Analysis of the trading book hypothetical portfolio exercise
The Basel Committee on Banking Supervision has today issued the results of the trading book test portfolio exercise that was conducted in parallel with the Basel Committee's Basel III monitoring exercise as of 31 December 2013. The report assesses the impact of proposals to revise the internal models-based approach for market risk, as set out in the second consultative paper of the Basel Committee's fundamental review of the trading book (October 2013).
Quantitative impact studies (QIS) are an essential element of the Committee's work to revise the trading book standards. The Committee has planned two such exercises in 2014. The report published today presents the results of the first exercise, which focused exclusively on the revised internal models-based approach and is based on hypothetical portfolios.
The main objective of this exercise was to provide an understanding of the implementation challenges associated with the proposed internal models-based approach, including areas where the draft standards could be made clearer and to provide banks with necessary clarifications. The second QIS exercise focuses on banks' actual portfolios and is being conducted in parallel with the Basel III monitoring exercise that commenced in July 2014.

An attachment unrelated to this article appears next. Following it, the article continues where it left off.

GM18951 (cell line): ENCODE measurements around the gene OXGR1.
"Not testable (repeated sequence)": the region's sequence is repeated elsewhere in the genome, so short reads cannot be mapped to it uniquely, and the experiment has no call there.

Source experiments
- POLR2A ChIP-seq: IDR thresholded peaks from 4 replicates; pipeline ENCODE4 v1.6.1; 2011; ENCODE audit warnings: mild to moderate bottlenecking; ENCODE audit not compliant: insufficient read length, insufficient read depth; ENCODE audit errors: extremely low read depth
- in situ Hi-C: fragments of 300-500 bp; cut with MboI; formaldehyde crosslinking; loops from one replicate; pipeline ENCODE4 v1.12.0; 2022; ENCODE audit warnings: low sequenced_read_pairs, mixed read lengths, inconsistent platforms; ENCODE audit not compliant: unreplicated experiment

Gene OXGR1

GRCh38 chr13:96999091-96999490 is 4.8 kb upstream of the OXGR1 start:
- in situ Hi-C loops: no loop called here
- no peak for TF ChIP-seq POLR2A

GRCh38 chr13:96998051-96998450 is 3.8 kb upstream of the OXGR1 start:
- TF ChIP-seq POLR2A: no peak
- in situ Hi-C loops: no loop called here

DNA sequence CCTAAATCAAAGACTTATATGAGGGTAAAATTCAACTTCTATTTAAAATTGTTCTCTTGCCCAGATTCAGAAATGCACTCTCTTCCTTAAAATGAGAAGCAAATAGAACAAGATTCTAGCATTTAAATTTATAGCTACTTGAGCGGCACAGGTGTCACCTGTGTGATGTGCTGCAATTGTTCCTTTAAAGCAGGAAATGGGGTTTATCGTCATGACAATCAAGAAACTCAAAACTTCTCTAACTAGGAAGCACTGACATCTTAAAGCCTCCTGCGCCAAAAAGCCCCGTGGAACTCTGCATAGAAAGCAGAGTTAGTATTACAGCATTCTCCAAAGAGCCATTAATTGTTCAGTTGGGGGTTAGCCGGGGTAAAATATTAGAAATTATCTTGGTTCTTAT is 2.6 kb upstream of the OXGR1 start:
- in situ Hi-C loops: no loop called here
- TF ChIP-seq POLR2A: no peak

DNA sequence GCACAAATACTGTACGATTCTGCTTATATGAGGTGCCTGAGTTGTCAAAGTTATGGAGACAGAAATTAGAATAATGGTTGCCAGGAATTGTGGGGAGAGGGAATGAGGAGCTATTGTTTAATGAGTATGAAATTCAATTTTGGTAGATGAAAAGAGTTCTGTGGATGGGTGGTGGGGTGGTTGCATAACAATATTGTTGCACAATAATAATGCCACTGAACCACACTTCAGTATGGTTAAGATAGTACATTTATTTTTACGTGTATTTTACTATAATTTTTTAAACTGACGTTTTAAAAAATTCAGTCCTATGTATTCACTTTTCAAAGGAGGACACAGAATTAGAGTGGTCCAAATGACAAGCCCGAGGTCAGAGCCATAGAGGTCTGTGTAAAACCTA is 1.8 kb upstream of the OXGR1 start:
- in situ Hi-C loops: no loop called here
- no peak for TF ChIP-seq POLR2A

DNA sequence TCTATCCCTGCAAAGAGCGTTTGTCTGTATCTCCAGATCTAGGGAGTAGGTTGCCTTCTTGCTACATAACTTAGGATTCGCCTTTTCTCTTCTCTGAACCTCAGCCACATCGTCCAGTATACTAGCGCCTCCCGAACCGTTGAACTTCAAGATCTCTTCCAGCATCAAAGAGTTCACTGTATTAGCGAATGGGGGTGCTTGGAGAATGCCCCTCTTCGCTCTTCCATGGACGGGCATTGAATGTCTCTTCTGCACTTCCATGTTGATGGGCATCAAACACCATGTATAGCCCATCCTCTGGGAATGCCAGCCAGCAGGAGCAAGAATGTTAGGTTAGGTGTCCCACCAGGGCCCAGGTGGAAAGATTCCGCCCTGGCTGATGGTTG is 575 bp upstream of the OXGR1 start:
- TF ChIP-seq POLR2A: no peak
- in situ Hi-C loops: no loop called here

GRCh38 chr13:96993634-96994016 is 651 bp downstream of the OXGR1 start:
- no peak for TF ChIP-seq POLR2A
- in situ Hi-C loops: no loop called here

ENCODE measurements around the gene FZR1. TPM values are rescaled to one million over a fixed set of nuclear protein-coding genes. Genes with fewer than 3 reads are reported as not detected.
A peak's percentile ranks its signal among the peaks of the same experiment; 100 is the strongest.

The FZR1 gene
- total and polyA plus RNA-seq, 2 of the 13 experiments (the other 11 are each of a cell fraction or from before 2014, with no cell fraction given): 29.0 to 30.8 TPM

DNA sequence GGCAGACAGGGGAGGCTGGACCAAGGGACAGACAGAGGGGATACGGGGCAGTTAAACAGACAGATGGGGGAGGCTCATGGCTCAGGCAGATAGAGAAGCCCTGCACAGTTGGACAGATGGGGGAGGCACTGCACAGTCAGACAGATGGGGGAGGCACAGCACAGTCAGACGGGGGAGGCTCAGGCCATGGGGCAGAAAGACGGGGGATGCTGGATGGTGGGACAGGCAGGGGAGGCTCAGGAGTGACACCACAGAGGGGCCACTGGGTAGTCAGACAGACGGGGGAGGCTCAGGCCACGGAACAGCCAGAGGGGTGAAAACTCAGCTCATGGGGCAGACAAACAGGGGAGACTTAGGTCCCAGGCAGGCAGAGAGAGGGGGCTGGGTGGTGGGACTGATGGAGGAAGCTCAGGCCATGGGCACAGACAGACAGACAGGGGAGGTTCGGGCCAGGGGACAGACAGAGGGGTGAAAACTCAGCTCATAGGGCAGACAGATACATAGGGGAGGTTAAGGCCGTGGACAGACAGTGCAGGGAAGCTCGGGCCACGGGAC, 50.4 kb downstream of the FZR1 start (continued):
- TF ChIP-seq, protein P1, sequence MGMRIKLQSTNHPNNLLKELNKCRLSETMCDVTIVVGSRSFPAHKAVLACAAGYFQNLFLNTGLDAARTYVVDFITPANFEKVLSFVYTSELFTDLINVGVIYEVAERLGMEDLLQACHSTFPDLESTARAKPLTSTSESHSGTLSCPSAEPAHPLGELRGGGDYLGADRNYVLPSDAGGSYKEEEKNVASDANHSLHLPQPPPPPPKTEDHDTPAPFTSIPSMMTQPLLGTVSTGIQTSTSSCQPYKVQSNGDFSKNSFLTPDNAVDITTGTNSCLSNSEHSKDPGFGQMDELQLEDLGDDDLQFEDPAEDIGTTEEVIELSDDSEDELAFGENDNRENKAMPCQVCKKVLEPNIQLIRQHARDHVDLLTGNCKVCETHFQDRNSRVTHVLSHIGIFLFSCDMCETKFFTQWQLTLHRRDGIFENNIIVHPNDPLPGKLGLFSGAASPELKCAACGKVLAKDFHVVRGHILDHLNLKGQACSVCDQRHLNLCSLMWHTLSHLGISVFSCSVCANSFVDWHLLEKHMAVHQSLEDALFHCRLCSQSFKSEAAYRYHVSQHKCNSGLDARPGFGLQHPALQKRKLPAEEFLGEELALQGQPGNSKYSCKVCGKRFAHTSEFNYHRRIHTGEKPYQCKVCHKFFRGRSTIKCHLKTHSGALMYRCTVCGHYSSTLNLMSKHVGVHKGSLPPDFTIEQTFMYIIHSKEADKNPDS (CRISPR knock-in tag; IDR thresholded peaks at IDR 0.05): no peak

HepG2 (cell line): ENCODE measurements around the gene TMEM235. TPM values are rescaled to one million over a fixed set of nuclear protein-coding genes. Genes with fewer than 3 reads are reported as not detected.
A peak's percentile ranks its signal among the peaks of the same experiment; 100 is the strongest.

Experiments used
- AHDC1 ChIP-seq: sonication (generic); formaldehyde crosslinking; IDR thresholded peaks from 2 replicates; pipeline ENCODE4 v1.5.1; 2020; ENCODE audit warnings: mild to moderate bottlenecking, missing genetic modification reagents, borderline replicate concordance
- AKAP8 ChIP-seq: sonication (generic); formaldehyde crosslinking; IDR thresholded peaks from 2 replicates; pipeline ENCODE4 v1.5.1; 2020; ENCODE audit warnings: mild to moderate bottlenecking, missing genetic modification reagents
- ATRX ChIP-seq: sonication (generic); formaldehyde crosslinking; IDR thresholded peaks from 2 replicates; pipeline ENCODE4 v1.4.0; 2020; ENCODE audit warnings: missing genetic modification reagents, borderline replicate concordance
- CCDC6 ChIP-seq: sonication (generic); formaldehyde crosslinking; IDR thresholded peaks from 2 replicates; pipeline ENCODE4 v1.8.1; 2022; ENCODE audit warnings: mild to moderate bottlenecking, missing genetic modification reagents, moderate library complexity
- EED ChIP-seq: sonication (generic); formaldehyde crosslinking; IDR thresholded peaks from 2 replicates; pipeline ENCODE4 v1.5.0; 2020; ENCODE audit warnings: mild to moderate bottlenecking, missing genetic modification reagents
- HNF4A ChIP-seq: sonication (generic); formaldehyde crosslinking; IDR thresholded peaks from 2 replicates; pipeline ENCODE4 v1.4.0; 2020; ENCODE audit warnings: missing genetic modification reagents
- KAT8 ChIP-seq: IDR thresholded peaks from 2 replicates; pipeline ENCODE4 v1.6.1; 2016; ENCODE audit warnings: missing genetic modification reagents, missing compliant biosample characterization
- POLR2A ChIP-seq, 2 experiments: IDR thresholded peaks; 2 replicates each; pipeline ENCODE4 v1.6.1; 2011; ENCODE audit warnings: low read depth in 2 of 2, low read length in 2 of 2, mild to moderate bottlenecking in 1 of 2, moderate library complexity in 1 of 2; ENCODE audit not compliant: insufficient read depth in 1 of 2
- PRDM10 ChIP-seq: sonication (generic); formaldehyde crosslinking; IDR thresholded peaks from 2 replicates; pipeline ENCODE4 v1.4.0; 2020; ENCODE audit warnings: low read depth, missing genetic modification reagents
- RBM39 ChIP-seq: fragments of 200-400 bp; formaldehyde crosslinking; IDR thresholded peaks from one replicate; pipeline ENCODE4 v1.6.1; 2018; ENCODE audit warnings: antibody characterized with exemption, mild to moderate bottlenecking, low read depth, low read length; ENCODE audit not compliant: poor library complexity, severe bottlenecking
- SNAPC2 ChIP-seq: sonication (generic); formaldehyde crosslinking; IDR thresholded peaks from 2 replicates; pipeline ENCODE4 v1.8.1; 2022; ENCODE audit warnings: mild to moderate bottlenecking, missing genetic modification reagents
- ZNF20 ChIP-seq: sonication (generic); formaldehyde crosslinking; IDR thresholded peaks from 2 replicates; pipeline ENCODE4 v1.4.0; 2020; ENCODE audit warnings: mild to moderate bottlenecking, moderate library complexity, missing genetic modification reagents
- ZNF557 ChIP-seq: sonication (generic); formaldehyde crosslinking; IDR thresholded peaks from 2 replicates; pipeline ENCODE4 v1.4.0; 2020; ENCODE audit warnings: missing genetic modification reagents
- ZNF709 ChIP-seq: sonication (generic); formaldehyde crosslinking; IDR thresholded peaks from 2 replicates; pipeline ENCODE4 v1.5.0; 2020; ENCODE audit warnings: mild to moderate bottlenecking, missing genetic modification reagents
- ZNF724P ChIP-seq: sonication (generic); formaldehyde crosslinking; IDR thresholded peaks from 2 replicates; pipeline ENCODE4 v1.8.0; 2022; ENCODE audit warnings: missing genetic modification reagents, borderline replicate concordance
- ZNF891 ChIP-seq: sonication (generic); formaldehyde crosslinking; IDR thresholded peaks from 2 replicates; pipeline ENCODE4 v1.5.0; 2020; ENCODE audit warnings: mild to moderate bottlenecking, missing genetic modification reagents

This report provides preliminary findings on some of the potential effects of the proposed standards on regulatory capital for market risk.
Variability of the new risk measures: The variability of the proposed expected shortfall (ES) and incremental default risk (IDR) measures is similar to the measures in the current regulatory capital framework.
Comparison of the new risk measures to current risk measures: The aggregate impact of the proposed internal models approach would be an increase in capital requirements for all asset classes with the exception of equities. As this exercise was based only on a sample of portfolios specifically designed to test variability, more concrete analysis of the capital impact will be conducted via the second QIS exercise, which will be based on actual portfolios.
Implementation of varying liquidity horizons: Scaling expected shortfall (ES) based on a 10-day or a one-day measure results in consistent median capital outcomes.
Impact of constraining diversification and hedging benefits: Reducing a bank's unconstrained use of correlation factors across asset classes increases the overall level of capital requirements.
Computation of non-modellable risk factors (NMRF) and the incremental default risk measure for equities: Only a small proportion of participating banks properly computed the capital charges for NMRFs and the IDR capital charge on equity instruments. Further specification on the definitions and calculation method for NMRFs and IDR will be provided in the subsequent phase of the QIS.
The findings from this report and the Committee's analysis of the capital impact data derived from the second QIS exercise will inform the Committee's deliberations on the final calibration of the new framework for the trading book capital standard.